FIG. 5 shows a FEM calculation of crystallising silicon in an ingot with a patterned carbon plate underneath the crucible for a conventional silica crucible and a crucible according to the invention.

DETAILED DESCRIPTION OF THE INVENTION

The invention will be described in further detail by way of examples of embodiments of the invention. These examples should by no means be considered to represent a limitation of the general inventive concept of employing crucibles of materials void of oxygen and with a thermal resistance across the bottom of at least the same order as thermal resistance across the support below carrying the crucible or smaller. Any material capable of being formed to a crucible with sufficient mechanical strength to carry the silicon metal, which meets the above stated requirements, and which can withstand the high temperatures and reducing environment of the hot zone in directional solidification furnaces may be employed.

The embodiments of example 1 and 2 are both crucibles with a square cross-sectional area made of nitride bonded silicon nitride, by

    • mixing silicon nitride powder with silicon powder, for example in an aqueous slip,
    • forming a set of green bodies in the form of plates that are to be the bottom and walls of a square cross-section crucible,
    • mounting the plate elements to form a crucible with square cross-sectional area and sealing the joints by applying a paste comprising silicon powder and optionally silicon nitride particles, and
    • heating the green bodies in a nitrogen atmosphere, thus converting the green bodies and the sealing paste to a nitride bonded silicon nitride (NBSN) plate elements by nitriding the silicon particles in the green body and the sealing paste according to reaction (I).


3 Si(s)+2 N2(g)=Si3N4(s) (I)

The green bodies of the wall and bottom elements of the crucibles may be formed by making an aqueous slurry comprising >60 weight % silicon nitride particles and <40 weight % Si particles. Applying the aqueous slurry into a mould, preferably made from plaster with the net shape of plate element that is to be formed, including grooves and apertures in order to obtain plates suitable for assembly into crucibles. And then heating the green bodies in an atmosphere of essentially pure nitrogen up to a temperature above 1400° C. during which the silicon particles in the green bodies will react and form silicon nitride which bonds the silicon nitride grains and evaporate additives. The heat treatment in a nitrogen atmosphere is continued until all Si-particles in the slurry have been nitrided such that solid plates of silicon nitride are obtained. If necessary, the nitrided plates may be polished and shape-trimmed after cooling for obtaining accurate dimensions, and thus allowing forming tight and leaching proof crucibles upon assembly. When assembling the crucibles, a sealing paste made from silicon dispersed in a liquid may advantageously be deposited on the areas of the plate elements that will be in contact with adjacent plate elements when assembled. Then the plate elements are assembled, and the formed crucible is subject to a second heat treatment in an atmosphere of essentially pure nitrogen atmosphere such that the Si-particles of the sealing paste is nitrided and thus sealing the joints of the crucible and bonding the elements together. The second heat treatment is similar to the first, at about 1400° C. and a duration which nitrides all Si-particles in the sealing paste.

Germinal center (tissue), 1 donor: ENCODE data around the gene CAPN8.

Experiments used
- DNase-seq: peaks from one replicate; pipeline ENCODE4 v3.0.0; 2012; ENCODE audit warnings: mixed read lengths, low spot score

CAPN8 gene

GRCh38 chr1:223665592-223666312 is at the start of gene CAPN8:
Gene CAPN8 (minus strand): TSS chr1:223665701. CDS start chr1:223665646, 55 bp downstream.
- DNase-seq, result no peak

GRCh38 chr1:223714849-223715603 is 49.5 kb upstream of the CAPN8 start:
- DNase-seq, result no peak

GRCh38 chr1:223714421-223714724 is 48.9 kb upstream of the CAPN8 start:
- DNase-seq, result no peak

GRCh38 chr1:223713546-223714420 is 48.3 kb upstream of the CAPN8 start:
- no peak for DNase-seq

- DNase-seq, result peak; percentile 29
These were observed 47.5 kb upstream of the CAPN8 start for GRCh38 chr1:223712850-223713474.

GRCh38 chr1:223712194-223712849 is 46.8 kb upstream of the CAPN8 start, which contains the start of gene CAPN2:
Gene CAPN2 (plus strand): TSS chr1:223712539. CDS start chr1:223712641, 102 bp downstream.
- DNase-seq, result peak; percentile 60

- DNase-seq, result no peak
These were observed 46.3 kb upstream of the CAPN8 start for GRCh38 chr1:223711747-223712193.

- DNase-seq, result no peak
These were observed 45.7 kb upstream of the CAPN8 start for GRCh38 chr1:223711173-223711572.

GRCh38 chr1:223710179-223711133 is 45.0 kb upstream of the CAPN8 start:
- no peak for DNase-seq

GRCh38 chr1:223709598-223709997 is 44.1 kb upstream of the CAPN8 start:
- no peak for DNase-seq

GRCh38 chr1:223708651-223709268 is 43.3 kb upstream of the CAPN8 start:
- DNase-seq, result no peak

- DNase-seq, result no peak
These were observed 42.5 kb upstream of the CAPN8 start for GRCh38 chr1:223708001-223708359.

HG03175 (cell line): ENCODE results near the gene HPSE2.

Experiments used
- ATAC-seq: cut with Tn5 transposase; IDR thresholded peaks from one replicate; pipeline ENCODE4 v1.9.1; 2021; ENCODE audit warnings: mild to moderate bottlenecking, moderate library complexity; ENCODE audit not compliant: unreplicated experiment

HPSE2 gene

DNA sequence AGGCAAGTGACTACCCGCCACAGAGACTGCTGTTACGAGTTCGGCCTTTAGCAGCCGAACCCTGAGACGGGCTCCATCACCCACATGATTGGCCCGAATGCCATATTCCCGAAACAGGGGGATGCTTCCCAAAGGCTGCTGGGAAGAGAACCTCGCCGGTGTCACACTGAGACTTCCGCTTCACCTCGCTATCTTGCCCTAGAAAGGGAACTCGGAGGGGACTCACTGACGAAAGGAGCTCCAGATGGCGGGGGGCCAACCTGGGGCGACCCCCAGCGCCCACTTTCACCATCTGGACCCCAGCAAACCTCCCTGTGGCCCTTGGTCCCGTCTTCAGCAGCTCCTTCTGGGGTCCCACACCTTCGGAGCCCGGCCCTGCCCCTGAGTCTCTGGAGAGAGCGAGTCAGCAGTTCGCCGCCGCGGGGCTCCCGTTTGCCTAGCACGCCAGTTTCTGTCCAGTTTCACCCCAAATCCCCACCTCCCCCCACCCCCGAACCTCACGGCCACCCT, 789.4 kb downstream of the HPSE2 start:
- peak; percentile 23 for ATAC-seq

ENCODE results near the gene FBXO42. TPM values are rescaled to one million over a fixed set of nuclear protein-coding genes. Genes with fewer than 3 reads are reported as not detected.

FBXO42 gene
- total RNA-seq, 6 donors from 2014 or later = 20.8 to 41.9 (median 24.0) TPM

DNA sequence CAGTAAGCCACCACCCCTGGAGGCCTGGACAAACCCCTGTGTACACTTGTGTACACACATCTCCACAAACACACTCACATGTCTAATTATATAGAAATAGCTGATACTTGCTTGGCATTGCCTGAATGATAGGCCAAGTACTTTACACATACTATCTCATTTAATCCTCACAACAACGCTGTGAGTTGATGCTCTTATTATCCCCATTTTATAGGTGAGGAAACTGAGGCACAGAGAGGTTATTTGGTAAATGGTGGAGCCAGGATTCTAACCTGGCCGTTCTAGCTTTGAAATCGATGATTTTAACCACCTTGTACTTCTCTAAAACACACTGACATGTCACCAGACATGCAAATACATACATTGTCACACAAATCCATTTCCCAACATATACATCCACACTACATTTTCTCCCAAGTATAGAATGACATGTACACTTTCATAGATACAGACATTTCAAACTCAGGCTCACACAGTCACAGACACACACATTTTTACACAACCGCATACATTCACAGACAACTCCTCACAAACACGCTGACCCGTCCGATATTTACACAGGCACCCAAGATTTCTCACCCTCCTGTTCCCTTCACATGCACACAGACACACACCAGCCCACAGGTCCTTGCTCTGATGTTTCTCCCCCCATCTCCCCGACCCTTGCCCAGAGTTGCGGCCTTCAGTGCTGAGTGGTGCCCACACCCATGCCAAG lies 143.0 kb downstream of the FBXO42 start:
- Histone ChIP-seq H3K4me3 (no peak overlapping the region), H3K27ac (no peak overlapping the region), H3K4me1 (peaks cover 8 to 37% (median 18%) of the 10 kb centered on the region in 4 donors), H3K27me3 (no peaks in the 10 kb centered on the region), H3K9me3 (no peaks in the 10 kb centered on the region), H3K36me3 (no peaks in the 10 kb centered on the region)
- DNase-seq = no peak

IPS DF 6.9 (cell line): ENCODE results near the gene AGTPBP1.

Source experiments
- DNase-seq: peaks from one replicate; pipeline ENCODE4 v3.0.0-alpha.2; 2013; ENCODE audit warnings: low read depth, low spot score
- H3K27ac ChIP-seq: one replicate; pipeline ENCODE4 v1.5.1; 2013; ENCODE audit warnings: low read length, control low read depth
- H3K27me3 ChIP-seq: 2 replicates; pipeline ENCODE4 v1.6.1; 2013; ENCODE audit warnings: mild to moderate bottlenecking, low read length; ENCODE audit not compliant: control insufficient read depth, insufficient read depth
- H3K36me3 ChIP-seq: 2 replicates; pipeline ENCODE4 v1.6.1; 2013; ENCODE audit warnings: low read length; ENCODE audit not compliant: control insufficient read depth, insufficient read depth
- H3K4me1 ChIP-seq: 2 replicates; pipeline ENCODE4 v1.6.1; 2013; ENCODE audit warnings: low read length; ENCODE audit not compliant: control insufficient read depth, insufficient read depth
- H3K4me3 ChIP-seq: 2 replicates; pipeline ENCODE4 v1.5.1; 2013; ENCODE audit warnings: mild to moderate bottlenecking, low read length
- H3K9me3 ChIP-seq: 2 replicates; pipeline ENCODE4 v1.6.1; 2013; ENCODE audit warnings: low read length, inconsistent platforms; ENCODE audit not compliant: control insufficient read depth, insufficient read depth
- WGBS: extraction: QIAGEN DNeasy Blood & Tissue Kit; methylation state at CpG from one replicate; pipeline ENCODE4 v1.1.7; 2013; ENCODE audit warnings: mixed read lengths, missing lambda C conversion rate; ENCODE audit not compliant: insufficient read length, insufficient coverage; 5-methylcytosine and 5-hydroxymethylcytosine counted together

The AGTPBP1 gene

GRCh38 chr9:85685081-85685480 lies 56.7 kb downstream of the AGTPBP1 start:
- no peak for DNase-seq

Example 1

The crucible according to example 1 is schematically illustrated in FIG. 1a to 1d.

FIG. 1a illustrates the bottom plate 1, which is a quadratic plate with a groove 2 on the upward facing surface along each of its sides. The grove is fitted to the thickness of the side elements forming the walls of the crucible such that the lower edge of the side walls enters into the groove and forms a tight fitting. Alternatively, the side elements and the bottom groove may be given a complementary shape such as e.g. a plough and tongue.

FIG. 1b shows one rectangular wall element 3. There will be used two of these at opposing sides, see FIG. 1d. The side element 3 is equipped with a groove 4 along both edges on the surface facing inwards into the crucible. The grooves 4 are dimensioned to give a tight fitting with the side edges of the wall elements 5 placed perpendicularly on the wall elements 3. The grooves 4 and side edges of the wall elements 3 may be given an congruent angled orientation such that the wall element becomes shaped as an isosceles trapezium where the bottom and upper side edges are parallel and the side edges are forming congruent angles. This isosceles trapezium make the assembled crucible tapered such that the cross sectional area of the opening of the crucible is larger than the cross sectional area of the bottom of the crucible. The upper direction is indicated by the arrow in FIG. 1b. Also, at the upper part of the side edges, the wall element 3 may be equipped with a protrusion 7 which may form a locking grip with a corresponding protrusion on wall element 5, see FIG. 1d.

FIG. 1e shows the corresponding wall element 5 of the crucible according to the first example of the invention. There will be used two of these wall elements at opposing sides and perpendicularly between the wall elements 3, see FIG. 1d. The wall elements 5 is at the upper sides equipped with a protrusion 6, that is given a complementary shape as the protrusions 7 of the walls 3. The protrusions 6, 7 will form a looking grip when the protrusion 6 is thread into protrusion 7.